EU asked not to blacklist Hizbullah

Lebanese request comes as foreign ministers meet to discuss designation

Supporters of Lebanon’s Hizbollah leader Sayyed Hassan Nasrallah near the site of an explosion in Beirut earlier this month. Photograph: Reuters/Khalil Hassan

Supporters of Lebanon’s Hizbollah leader Sayyed Hassan Nasrallah near the site of an explosion in Beirut earlier this month. Photograph: Reuters/Khalil Hassan

Sat, Jul 20, 2013, 01:00

Lebanon has asked the EU not to add Hizbullah to its blacklist of terrorist organisations, arguing that the movement is an “essential component” of Lebanese society. The request comes as EU foreign ministers prepare to discuss whether to designate Hizbullah’s military wing at their monthly meeting on Monday. The Shia Muslim movement is a major player in the current Lebanese government.

While some individual member states have recognised Hizbullah as a terrorist group, the EU as an entity has not. The US and Israel have long lobbied the EU on the issue. During a visit to Dublin last October, US president Barack Obama’s then chief homeland security adviser John Brennan, now director of the CIA, chided Ireland for its failure to designate Hizbullah.

The Netherlands has placed Hizbullah on its terror list, while the UK distinguishes between its political and military wings, proscribing the latter as a terrorist organisation.

‘Irrefutable proof’

A Lebanese presidency statement said it requested that any EU decision on designation “not be taken in a precipitate manner, and without being based on objective and irrefutable proof”.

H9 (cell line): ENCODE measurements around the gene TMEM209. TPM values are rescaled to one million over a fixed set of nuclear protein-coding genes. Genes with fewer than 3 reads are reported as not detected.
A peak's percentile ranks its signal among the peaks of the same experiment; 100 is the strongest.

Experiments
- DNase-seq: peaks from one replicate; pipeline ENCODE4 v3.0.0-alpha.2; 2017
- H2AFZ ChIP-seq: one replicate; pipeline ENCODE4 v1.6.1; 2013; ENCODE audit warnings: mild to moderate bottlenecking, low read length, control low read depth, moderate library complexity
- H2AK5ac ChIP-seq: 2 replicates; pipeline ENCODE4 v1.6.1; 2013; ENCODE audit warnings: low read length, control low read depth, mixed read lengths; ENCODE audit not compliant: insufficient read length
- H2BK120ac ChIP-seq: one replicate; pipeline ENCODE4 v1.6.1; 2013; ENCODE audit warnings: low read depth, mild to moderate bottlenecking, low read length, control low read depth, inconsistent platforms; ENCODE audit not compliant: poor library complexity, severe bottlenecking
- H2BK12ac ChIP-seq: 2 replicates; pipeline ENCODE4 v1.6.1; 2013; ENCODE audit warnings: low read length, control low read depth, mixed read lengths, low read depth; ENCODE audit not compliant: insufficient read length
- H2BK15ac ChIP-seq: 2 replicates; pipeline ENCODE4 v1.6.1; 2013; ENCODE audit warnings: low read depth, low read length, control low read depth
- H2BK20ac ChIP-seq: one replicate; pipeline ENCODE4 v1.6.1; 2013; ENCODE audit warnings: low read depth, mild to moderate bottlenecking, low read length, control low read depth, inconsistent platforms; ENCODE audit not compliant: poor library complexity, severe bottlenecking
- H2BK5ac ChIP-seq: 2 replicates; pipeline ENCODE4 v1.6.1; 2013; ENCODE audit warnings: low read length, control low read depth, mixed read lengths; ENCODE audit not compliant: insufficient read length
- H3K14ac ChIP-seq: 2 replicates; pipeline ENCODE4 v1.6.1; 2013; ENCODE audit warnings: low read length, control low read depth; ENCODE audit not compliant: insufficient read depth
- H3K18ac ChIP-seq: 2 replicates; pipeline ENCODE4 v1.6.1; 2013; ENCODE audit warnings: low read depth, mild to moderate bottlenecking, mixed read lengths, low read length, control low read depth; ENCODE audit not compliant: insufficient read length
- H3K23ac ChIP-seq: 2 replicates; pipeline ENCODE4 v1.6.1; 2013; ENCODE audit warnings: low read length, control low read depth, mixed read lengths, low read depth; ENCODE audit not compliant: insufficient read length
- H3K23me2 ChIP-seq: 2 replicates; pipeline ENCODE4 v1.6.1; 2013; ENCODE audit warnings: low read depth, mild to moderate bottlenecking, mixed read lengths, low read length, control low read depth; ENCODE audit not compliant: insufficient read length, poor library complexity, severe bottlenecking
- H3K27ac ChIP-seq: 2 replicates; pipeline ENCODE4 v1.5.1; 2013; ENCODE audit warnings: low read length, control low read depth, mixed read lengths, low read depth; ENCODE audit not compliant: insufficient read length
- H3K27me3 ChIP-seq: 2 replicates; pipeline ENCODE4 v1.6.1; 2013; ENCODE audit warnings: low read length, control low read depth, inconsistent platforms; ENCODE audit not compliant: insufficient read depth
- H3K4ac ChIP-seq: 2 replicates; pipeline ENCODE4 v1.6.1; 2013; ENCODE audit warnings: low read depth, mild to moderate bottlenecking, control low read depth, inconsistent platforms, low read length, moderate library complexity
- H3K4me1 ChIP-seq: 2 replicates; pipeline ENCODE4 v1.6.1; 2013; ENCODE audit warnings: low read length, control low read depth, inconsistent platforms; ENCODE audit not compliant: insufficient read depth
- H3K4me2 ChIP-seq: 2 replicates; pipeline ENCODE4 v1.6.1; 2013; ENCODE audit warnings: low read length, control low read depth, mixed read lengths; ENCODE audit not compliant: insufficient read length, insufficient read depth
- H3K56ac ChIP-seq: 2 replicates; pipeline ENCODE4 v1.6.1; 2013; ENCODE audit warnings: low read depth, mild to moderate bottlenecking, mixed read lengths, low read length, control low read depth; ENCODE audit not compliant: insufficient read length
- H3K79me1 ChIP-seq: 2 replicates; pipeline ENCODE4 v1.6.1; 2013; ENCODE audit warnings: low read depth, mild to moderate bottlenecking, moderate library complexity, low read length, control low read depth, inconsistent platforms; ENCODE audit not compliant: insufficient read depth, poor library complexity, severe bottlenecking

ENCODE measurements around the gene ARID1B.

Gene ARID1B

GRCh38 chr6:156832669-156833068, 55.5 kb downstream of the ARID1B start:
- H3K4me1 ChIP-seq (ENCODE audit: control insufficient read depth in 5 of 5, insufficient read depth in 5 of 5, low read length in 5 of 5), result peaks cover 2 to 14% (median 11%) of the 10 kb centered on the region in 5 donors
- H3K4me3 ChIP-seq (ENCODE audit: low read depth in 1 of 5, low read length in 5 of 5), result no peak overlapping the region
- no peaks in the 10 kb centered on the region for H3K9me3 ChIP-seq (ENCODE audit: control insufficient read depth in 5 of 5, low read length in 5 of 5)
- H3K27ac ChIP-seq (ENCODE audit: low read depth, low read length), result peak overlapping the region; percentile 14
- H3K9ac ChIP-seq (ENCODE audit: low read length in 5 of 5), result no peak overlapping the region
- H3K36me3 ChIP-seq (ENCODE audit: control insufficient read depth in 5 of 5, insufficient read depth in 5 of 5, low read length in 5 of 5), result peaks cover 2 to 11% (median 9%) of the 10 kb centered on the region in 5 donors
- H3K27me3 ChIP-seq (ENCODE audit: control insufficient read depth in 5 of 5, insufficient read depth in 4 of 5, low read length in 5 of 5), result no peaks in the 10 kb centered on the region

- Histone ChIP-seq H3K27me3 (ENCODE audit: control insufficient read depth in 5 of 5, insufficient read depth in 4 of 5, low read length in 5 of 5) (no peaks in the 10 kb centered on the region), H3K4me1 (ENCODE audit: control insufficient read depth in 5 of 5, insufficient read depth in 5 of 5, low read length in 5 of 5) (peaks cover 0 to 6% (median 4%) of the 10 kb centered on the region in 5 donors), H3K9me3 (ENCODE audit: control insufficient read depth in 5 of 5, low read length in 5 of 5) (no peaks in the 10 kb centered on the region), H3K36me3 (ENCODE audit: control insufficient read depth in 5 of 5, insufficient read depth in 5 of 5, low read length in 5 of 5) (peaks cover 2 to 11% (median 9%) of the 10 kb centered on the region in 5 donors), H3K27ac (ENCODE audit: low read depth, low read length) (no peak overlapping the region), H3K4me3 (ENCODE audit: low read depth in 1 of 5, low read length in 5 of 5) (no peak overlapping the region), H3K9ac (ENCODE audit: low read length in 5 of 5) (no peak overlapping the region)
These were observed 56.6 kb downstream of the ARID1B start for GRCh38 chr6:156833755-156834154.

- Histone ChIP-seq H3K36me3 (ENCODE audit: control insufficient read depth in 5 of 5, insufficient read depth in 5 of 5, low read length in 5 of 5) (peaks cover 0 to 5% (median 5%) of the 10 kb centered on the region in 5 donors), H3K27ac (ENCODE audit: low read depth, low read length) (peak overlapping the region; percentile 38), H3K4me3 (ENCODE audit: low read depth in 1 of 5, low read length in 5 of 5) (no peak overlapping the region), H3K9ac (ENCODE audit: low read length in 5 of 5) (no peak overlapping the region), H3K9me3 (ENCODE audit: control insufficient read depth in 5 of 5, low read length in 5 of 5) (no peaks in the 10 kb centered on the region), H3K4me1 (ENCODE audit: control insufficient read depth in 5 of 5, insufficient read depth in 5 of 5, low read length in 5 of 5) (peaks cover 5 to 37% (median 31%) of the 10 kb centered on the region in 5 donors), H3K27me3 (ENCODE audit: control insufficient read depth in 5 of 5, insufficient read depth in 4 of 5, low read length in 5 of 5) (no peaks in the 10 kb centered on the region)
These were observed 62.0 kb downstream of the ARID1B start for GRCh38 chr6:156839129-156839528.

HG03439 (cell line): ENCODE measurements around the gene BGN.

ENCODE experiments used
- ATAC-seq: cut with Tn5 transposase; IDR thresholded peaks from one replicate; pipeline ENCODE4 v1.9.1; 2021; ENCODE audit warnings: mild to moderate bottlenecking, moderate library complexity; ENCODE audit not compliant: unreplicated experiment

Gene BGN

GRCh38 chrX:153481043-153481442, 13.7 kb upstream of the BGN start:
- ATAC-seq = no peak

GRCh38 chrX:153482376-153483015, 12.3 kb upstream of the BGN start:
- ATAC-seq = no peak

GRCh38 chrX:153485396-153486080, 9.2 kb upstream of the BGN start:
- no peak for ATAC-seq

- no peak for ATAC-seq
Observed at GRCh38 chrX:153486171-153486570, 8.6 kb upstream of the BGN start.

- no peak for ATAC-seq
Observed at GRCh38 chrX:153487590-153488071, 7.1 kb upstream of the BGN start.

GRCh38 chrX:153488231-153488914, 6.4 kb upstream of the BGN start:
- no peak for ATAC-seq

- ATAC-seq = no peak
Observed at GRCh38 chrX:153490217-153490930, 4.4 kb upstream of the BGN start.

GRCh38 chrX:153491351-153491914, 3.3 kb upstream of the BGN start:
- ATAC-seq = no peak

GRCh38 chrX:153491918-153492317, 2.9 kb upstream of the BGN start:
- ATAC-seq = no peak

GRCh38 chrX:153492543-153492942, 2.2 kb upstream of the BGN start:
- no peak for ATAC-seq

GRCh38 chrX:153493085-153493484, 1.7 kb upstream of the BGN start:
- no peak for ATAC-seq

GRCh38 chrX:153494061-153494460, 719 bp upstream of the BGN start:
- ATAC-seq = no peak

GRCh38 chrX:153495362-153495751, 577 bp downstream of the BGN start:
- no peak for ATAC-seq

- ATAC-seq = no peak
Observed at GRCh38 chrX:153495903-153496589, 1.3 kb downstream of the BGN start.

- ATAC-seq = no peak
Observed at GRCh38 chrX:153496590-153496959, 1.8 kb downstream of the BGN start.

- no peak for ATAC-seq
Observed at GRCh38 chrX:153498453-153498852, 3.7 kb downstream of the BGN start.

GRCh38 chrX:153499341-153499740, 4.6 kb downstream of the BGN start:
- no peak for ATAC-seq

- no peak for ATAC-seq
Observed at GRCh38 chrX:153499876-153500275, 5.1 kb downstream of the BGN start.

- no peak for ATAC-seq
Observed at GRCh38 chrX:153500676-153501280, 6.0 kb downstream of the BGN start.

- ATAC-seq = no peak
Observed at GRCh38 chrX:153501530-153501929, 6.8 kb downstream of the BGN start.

Lebanon’s request coincided with the first anniversary of a bomb attack on an Israeli tourist bus in Bulgaria which killed five Israelis and their Bulgarian driver. Israel immediately blamed Iran and Hizbullah for the blast. The bombing revived the EU debate over whether to designate Hizbullah but discussions have been deadlocked in recent months.

Several EU member states, including Ireland, have expressed concerns about the British-led push to blacklist Hizbullah, arguing such a move could destabilise Lebanon, given the movement is part of the government. Some European governments have questioned whether there is sufficient evidence linking the group to the attack last year in the Bulgarian resort of Burgas. France, which was initially reluctant, now supports the move to designate Hizbullah’s armed wing due to its increasingly active role in Syria, where it is fighting on the side of president Bashar al-Assad.

“Because of the decisions that have been taken by Hizbullah and the fact that they are fighting very harshly the Syrian population, we have decided to ask that the military branch of the Hizbullah would be considered as a terrorist organisation,” France’s foreign minister Laurent Fabius said.

Compromise deal

It is understood EU foreign policy chief Catherine Ashton has floated a compromise deal that would blacklist Hizbullah’s military wing while stressing that the EU is open to talking to its political faction.

But unanimity is required for any decision and Ireland, Austria, and the Czech Republic are among the EU governments that continue to have reservations. A spokesman for the Department of Foreign Affairs said the issue was “difficult”, particularly given the presence of European peacekeepers, including Irish troops, in southern Lebanon as part of the United Nations Interim Force in Lebanon (Unifil). Hizbullah has a strong presence in Lebanon’s southern flank.

“A number of countries, including Ireland, have expressed concerns about the potentially serious destabilising impact of designation on the already volatile situation in Lebanon,” the spokesman said. “There are also serious concerns about the possible impact on Unifil and its ability to discharge its mandate effectively.”